This is a first look at the FY 2013 Conference Committee budget. Please refer to our forthcoming Budget Monitor for an in-depth review of Children, Youth & Families.

Disability Services

Senate ($41.0 million) and House ($51.0 million) proposals were $10.0 million apart on funding for Respite Family Supports. The Conference Budget moved toward the higher end providing $49.5 million, $3.0 million over FY 2012 spending. For many families with disabled children, the respite program is the only source of support for afterschool recreational programming or for specialized caregiving.

This is a first look at the FY 2013 Conference Committee budget. Please refer to our forthcoming Budget Monitor for an in-depth review of Disability Services.

Transitional Assistance

The Conference committee did not include some of the more controversial Electronic Benefits Transfer (EBT) cards cash assistance restrictions outlined in the House. Products and services restricted by the House, but not by the conference committee include performances, cosmetics, professional services, and rental goods and property. Jewelry is the one product not included by the Senate that is prohibited by the conference committee. Language ensuring that EBT cards will be accepted at electronic fare vending machines for public transportation though the Massachusetts Bay Transit Authority is included in the Conference budget. A new Public Benefits Fraud Unit within the state police department receives $400,000, $350,000 below the Senate proposal. The unit is charged with investigating the illegal receipt and use of public benefits.

The employment services program receives $7.9 million, much closer to the $8.1 million proposed by the House and $800,000 over current FY 2012 spending. The Senate proposed $4.0 million. This program provides TAFDC recipients with education, occupational skills and the employment support services needed to acquire and retain jobs.

This is a first look at the FY 2013 Conference Committee budget. Please refer to our forthcoming Budget Monitor for an in-depth review of Transitional Assistance.

Elder Services

The Conference Budget provided the $186,000 for Residential Placement Services for homeless elders proposed by the House. The Senate did not fund these services in its budget proposal.

This is a first look at the FY 2013 Conference Committee budget. Please refer to our forthcoming Budget Monitor for an in-depth review of Elder Services.

Economic Development

The Conference Budget adopted the lower Senate proposal of $3.0 million for Summer Jobs for At-Risk Youth. The House proposed $8.6 million.

This is a first look at the FY 2013 Conference Committee budget. Please refer to our forthcoming Budget Monitor for an in-depth review of Economic Development.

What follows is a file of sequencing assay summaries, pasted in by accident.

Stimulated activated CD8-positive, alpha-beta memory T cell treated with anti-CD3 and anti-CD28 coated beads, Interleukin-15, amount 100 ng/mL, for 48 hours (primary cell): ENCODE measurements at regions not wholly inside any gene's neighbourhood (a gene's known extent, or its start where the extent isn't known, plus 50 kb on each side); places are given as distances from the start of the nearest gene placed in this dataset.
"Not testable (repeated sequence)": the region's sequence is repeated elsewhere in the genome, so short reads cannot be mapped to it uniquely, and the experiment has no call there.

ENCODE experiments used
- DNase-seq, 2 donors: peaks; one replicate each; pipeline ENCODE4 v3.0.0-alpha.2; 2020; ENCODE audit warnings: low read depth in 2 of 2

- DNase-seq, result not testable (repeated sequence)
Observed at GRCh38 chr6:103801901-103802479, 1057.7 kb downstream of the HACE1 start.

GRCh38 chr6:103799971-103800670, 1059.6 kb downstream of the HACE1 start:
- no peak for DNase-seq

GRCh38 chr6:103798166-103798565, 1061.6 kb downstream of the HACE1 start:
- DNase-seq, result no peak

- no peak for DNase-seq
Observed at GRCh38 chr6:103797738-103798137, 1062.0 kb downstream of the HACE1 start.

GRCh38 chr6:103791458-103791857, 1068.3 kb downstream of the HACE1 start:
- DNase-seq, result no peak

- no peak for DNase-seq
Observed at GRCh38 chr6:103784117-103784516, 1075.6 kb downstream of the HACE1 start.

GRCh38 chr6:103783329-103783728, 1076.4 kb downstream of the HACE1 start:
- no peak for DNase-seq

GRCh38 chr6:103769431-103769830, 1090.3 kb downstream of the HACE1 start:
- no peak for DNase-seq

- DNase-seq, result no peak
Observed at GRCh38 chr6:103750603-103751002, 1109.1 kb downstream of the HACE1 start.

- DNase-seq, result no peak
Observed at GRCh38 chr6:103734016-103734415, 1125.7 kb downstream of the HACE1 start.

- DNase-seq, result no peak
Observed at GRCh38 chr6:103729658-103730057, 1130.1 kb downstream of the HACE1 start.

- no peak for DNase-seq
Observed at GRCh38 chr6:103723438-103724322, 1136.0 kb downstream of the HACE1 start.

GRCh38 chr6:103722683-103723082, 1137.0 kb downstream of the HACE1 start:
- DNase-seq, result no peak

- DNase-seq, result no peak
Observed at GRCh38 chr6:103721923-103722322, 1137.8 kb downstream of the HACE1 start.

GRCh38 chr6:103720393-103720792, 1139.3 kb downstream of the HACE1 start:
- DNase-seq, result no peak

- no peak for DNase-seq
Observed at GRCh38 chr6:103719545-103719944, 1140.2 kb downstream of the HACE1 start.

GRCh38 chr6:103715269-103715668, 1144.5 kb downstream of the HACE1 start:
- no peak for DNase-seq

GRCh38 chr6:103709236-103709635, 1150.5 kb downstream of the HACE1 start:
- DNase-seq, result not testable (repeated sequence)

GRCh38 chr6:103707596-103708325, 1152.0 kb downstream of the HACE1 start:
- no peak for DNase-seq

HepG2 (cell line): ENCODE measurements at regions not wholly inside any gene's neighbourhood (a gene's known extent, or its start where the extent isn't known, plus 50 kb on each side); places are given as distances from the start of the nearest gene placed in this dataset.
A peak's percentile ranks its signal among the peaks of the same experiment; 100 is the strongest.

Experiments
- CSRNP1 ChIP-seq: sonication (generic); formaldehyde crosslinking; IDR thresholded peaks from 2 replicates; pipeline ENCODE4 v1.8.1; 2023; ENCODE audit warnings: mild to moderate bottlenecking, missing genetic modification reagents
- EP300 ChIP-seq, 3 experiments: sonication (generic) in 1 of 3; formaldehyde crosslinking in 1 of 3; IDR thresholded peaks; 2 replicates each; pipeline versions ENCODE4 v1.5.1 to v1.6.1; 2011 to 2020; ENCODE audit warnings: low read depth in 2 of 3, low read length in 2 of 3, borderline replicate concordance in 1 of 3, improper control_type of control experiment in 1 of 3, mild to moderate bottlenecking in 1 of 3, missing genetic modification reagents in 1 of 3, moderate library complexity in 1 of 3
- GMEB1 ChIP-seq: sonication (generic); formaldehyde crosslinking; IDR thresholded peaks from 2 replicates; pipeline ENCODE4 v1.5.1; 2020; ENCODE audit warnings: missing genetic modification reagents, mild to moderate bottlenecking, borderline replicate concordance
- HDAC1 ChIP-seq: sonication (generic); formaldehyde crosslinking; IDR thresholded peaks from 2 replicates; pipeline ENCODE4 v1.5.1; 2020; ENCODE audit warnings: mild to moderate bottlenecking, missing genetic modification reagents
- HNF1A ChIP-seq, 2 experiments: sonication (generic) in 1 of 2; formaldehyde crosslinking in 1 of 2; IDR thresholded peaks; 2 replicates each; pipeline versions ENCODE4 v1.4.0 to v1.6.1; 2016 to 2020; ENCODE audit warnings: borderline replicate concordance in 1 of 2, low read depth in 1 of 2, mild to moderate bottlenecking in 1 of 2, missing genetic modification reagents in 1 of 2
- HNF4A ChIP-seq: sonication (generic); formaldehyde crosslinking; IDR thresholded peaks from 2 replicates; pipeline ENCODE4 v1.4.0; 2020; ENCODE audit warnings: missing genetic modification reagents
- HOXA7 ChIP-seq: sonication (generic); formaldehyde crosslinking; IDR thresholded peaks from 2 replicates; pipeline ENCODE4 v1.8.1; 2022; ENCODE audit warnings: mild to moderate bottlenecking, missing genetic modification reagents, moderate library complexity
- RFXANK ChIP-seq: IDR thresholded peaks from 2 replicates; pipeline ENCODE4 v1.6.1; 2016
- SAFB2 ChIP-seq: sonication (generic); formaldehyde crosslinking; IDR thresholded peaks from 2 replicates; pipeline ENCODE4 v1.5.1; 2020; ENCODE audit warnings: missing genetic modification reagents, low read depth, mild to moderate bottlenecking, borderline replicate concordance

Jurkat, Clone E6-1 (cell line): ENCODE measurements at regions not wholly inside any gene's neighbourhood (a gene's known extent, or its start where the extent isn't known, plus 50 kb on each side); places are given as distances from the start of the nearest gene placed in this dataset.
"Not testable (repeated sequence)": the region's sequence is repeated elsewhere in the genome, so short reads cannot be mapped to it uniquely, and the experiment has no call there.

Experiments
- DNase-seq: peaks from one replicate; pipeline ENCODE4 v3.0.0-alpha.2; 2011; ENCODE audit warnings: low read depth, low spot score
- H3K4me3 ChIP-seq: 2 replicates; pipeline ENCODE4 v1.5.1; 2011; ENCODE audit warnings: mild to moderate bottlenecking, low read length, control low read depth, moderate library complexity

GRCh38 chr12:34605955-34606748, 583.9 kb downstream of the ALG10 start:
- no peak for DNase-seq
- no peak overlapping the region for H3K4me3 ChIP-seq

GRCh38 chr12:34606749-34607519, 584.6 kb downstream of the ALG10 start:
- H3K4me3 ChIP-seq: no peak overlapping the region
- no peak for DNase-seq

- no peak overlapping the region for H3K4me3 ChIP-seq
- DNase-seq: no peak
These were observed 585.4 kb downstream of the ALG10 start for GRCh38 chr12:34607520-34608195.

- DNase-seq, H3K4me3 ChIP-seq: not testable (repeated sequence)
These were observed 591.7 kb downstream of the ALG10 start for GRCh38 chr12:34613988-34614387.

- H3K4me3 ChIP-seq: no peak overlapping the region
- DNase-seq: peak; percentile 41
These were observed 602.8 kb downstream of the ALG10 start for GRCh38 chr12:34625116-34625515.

Housing

The Conference Committee's FY 2013 budget for housing cuts funding below the FY 2012 current budget for the Emergency Assistance (EA) program and restricts low-income homeless families' access to shelter. The Conference budget does provide some increases in funding above the FY 2012 current budget to help these families secure permanent housing. (For a more detailed description of the House and Senate housing budgets please see Budget Monitor: The Senate Budget Proposal for FY 2013.) In cases where there was difference in funding between the House and the Senate's final budgets for housing programs, the Conference Committee generally adopted the lesser amount. The Conference budget provides $96.7 million in funding for EA family shelters, which includes the House's separate $16.6 million account for families who are sheltered in hotels and motels. The total funding for EA is identical to the Senate budget and is $8.9 million less than the House amount. The Conference budget does not include the House proposal to limit a family's stay in EA shelter to 9 months but it does follow the Senate's restriction preventing families from receiving HomeBASE housing assistance if they have lived in shelter longer than 32 weeks.

As the Conference budget reduces funding for EA and restricts low-income families' access to shelter, it does increase funding for various housing programs. As noted above the Conference budget generally chose the lesser of the two amounts proposed by the House or Senate. The Conference Committee provides $83.4 million for HomeBASE which is $7.4 million less than the Senate budget and identical to the House recommendation. The Conference budget provides the Massachusetts Rental Voucher Program (MRVP) with $42.0 million which is $4.0 less than the House budget and identical to the Senate recommendation. Overall, while decreasing funding for shelters by $40.8 million below the FY 2012 current budget, the Conference budget increases total funding for housing assistance programs, including HomeBASE, MRVP, subsidies to local housing authorities and Residential Assistance to Families in Transition, by $33.4 million above the FY 2012 budget.